Sun, sea and sail lures investor
- 19 February 2003

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The money that wasn't out on the water in Auckland on Monday was inside the Hilton Hotel conference venue.

More than 280 delegates to Investment Regatta 2003 rubbed shoulders and heard speakers support the 50 reasons Invest New Zealand has given for why they should help funnel investment bucks into New Zealand business.

All except for one, that is.

Kevin Roberts, the fervent Kiwi who heads Saatchi and Saatchi Ideas Company, gave them a 51st.

Describing New Zealanders as deviants, in the sense that they don't like rules, let alone following them, Roberts espoused his "Edge Theory".

"The return on investment (in NZ) is unbeatable edge - the convergence of attitude, location, agility, risk taking and velocity," the ebullient Roberts said, urging the investors in the audience to step back from spread sheet mentality.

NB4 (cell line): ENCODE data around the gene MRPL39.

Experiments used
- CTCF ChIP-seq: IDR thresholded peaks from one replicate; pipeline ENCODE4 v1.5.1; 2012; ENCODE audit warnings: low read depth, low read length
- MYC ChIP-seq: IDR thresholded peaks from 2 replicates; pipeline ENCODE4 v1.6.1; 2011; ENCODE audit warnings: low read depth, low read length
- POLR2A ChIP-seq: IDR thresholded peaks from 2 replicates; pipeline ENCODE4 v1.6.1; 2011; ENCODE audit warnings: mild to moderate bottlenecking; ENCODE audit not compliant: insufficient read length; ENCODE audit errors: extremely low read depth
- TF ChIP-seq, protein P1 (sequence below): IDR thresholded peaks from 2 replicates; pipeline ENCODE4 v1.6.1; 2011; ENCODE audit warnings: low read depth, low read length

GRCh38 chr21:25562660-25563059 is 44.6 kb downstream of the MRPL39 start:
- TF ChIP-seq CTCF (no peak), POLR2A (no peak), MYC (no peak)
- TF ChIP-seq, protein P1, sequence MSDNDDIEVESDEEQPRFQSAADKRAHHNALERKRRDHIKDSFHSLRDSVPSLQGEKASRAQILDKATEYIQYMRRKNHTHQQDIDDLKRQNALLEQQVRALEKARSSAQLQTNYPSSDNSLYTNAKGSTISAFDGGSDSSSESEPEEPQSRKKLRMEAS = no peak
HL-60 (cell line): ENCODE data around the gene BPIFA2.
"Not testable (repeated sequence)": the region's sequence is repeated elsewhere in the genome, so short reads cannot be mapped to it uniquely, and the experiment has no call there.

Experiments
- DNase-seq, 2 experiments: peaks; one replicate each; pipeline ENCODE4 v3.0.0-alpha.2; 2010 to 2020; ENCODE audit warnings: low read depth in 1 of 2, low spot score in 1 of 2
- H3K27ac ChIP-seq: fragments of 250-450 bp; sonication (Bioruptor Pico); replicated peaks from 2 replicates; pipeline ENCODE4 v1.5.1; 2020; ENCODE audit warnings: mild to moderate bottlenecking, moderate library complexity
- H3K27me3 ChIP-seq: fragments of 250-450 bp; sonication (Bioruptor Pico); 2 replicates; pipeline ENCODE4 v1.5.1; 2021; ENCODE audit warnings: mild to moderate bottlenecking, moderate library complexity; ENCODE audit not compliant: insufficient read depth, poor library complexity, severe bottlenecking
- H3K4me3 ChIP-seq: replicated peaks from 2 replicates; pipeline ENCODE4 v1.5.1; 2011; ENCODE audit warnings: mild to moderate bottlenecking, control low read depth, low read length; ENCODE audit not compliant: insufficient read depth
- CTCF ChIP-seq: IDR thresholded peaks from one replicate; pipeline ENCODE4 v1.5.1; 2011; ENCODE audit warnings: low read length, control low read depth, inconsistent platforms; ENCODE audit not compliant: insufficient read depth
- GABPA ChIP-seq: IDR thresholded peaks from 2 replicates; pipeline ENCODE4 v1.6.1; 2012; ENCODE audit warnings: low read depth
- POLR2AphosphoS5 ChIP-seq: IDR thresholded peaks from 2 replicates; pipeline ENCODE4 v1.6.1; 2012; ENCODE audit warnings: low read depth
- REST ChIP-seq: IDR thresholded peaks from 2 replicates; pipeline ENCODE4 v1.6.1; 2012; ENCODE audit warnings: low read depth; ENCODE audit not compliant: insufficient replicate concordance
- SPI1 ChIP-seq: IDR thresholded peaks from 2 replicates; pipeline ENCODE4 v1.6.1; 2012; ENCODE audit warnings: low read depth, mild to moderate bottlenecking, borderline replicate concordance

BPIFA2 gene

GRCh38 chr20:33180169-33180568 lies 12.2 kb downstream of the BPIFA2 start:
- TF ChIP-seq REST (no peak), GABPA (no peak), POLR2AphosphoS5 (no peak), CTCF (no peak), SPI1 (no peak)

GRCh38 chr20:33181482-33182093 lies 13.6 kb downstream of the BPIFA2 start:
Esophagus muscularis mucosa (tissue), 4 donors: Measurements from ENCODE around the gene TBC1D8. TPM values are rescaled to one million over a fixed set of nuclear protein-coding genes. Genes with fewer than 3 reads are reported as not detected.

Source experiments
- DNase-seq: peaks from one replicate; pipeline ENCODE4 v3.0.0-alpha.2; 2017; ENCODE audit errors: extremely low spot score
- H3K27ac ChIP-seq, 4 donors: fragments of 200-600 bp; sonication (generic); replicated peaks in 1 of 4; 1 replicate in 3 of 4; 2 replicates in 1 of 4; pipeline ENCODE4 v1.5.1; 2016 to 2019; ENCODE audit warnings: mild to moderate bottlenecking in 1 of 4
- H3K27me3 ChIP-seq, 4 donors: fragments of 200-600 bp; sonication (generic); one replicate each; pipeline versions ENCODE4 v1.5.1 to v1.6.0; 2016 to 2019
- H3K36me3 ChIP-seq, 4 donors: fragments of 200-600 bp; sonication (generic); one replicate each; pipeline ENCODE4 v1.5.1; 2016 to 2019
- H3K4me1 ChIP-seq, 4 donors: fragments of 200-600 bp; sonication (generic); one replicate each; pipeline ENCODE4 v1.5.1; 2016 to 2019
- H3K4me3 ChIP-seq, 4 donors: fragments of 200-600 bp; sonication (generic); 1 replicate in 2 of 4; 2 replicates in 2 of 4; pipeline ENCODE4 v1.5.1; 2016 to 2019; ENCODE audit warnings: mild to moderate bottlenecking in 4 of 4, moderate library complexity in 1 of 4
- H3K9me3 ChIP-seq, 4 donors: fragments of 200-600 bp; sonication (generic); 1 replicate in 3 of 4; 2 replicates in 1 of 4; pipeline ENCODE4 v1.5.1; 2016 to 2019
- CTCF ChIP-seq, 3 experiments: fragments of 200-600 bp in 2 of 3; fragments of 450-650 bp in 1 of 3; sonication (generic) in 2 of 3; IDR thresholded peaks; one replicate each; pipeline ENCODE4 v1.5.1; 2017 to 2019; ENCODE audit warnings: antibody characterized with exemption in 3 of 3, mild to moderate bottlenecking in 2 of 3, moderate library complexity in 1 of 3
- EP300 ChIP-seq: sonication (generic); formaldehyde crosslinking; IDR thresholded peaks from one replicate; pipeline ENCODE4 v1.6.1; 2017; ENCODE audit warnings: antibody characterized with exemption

Minister of Economic, Industrial and Regional Development Jim Anderton said there was no reason why New Zealand could not grow at an average rate of above 4% for the next eight years.

"The optimism in New Zealand is better than anything I have seen in the past 40 years," he said.

And unlike the conclusions in a recent NZIER report, Anderton believes the domestic economy is not moving at anywhere near "full steam".

He promised the current government would work through compliance problems that it was presented with and it would make the application of Resource Management Act standards more consistent throughout the country.

Advice to New Zealand firms came from a bevy of international speakers, including Hermann Hauser who was a co-founder of Acorn Computers, and now leads Cambridge University's answer to Silicon Valley.

Hauser, who is married to a Kiwi and spends considerable time here too, says he hopes the investment sector has bottomed after the bubble and telco sector woes and that investment can start heading toward the intrinsic value of companies because of the cash flow they can generate.

There was no surrogate for profit, he said.

But Hauer warned it sometimes took up to seven years for a sector to get back to the peak it had experienced. And he said today's environment meant venture capitalists had gone back to growing a company for five to seven years before exiting.

NZ companies must play globally and have an ambition to dominate a sector, Hauser said.